# create a piece of music using matlab??

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Passband Modulation on 21 Sep 2012
Commented: Walter Roberson on 31 May 2022
given a note file named “toneA.m"
------ note A-----
clear all
Fs=8000;
Ts=1/Fs;
t=[0:Ts:1];
F_A=440; %Frequency of note A is 440 Hz
A=sin(2*pi*F_A*t);
sound(A,Fs);
The frequencies of notes B, C#, D, E and F# are 493.88 Hz, 554.37 Hz, 587.33 Hz, 659.26 Hz and 739.99 Hz, respectively.
how to write a MATLAB file to produce a piece of music with notes in the following order : A, A, E, E, F#, F#, E, E, D, D, C#, C#, B, B, A, A. Assign the duration of each note as 0.3s.
Walter Roberson on 23 May 2021

Star Strider on 21 Sep 2012
I suggest:
notecreate = @(frq,dur) sin(2*pi* [1:dur]/8192 * (440*2.^((frq-1)/12)));
notename = {'A' 'A#' 'B' 'C' 'C#' 'D' 'D#' 'E' 'F' 'F#' 'G' 'G#'};
song = {'A' 'A' 'E' 'E' 'F#' 'F#' 'E' 'E' 'D' 'D' 'C#' 'C#' 'B' 'B' 'A' 'A'};
for k1 = 1:length(song)
idx = strcmp(song(k1), notename);
songidx(k1) = find(idx);
end
dur = 0.3*8192;
songnote = [];
for k1 = 1:length(songidx)
songnote = [songnote; [notecreate(songidx(k1),dur) zeros(1,75)]'];
end
soundsc(songnote, 8192)
Walter Roberson on 24 Jul 2020
You do not have multiple channels, so there is no need to extract channels for the envelope. Multiple channels would require that you have multiple notes at the same time. I showed a framework for representing that, above, with each cell array entry indicating notes to be played at the same time.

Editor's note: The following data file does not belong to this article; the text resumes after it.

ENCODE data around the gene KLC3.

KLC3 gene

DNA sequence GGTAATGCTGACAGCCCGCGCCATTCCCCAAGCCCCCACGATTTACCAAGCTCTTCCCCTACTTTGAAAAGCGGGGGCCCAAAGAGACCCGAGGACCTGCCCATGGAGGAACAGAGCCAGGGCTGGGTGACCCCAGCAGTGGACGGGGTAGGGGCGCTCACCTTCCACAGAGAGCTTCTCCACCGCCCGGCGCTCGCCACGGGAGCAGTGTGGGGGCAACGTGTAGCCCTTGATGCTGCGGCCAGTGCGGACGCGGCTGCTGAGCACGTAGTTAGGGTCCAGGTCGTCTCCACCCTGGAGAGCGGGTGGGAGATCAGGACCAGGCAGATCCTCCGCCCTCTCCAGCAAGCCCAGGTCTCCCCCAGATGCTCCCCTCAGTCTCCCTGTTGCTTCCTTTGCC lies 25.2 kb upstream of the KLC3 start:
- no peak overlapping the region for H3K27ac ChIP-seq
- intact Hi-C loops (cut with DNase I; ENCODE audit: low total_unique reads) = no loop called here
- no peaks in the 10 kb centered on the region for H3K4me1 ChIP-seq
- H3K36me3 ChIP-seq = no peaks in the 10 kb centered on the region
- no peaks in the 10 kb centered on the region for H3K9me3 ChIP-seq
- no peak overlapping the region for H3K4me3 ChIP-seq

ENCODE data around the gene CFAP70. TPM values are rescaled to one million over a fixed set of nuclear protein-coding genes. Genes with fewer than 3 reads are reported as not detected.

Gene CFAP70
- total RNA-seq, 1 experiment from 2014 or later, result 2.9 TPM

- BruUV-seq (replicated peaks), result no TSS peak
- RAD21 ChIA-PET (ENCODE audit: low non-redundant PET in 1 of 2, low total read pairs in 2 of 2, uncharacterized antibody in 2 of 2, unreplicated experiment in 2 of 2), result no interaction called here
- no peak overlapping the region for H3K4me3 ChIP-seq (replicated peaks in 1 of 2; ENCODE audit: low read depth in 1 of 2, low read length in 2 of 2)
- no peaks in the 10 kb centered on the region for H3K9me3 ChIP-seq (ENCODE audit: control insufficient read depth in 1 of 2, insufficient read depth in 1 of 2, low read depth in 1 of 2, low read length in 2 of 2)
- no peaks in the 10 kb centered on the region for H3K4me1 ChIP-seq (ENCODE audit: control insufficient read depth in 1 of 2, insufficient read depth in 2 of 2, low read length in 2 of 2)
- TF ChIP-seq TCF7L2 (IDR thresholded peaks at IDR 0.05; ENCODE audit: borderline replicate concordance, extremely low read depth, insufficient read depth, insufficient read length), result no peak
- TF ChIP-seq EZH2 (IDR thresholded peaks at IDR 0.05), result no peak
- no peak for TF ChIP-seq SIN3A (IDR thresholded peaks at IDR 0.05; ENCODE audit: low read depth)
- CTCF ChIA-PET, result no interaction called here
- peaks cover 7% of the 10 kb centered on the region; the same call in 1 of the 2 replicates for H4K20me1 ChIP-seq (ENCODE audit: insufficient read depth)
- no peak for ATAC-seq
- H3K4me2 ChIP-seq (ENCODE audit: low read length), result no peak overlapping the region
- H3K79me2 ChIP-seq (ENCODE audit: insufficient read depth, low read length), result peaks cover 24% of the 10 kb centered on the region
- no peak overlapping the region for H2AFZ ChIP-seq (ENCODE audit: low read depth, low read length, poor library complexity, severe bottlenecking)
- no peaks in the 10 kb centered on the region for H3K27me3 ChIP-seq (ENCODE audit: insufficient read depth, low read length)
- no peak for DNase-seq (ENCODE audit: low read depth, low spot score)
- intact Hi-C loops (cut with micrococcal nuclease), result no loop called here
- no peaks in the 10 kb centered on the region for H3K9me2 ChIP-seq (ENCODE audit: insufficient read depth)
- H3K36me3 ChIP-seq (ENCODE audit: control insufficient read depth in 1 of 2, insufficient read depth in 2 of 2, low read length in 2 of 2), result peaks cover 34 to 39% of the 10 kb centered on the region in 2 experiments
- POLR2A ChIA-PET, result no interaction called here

Though it is not actually notes playing at the same time that is important. What is important for multiple channels is that you have representation of sound being emitted at different physical points, or sounds for different devices that might potentially get mixed down to a single physical point but with different treatment, but different flows of notes to be merged together for a single physical point is also a possibility. It depends on what you are trying to do. At the moment you are synthesizing one note at a time with one emission location, and one logical flow of notes, so you only have one channel. Multiple channels implies that there are multiple sources that you want to treat differently but you have a single mono source.

Ryan Black on 27 Dec 2017
Edited: Ryan Black on 16 Apr 2020
Yep, I built a comprehensive music synthesizer in MATLAB. Hear a song HERE:
Additive Synthesis manipulates and superimposes fundamental sine waves to create sounds with unique timbres. This models differential equation solution methods derived by Fourier (steady state) and Laplace (transient). The methods can be used to analyze periodic motion from springs, electrical circuits, heat transfer, sound! If you look the stuff up on Wikipedia, you will be disheartened by its complexity, yet it can be explained intuitively:
Most people live their whole mathematical lives thinking in terms of time (distance/speed of car vs time, force vs time, profit vs time). But not all systems are best understood/easy to solve this way. Like, it’s possible to graph the position of a spring vs time, but when conditions become more complex its insanely hard to!!! So we transform from the TIME domain to the…………. FREQUENCY domain!!! One such method is called a Fast Fourier Transform (FFT).